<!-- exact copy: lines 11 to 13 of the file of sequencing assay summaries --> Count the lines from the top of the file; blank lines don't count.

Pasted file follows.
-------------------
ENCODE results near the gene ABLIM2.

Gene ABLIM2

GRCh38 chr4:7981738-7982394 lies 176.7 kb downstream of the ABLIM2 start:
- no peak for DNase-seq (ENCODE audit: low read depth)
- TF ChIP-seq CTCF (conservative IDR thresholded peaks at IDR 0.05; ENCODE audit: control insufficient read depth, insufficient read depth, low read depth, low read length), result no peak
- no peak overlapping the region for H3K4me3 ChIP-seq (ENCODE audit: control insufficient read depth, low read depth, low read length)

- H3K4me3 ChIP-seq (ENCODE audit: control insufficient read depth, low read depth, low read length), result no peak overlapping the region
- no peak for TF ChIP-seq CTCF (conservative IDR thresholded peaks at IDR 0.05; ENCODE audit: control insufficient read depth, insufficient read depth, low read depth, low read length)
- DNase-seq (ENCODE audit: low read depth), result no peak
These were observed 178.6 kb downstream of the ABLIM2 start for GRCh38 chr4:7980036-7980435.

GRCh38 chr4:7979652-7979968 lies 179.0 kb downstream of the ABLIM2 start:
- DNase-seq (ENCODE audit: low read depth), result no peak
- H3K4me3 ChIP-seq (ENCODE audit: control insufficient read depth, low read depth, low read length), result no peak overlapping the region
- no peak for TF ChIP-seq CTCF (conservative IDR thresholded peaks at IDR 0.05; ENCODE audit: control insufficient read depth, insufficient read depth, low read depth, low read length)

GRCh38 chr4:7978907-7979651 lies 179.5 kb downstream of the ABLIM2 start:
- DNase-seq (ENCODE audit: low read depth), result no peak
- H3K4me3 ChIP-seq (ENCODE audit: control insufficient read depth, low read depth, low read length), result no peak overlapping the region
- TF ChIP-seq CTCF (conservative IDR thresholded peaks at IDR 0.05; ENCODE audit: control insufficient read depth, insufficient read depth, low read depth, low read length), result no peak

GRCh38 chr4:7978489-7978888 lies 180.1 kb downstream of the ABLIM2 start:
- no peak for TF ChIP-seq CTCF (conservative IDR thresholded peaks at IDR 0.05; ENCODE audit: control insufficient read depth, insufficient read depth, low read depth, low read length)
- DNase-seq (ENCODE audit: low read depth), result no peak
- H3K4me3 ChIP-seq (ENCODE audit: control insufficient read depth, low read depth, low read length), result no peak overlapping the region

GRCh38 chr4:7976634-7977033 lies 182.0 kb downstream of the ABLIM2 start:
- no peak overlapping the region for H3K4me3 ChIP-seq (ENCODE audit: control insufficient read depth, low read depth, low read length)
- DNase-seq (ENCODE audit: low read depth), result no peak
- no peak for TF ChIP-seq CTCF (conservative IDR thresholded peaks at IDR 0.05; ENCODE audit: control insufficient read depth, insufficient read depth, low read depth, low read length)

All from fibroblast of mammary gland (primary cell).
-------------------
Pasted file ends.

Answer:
GRCh38 chr4:7979652-7979968 lies 179.0 kb downstream of the ABLIM2 start:
- DNase-seq (ENCODE audit: low read depth), result no peak
- H3K4me3 ChIP-seq (ENCODE audit: control insufficient read depth, low read depth, low read length), result no peak overlapping the region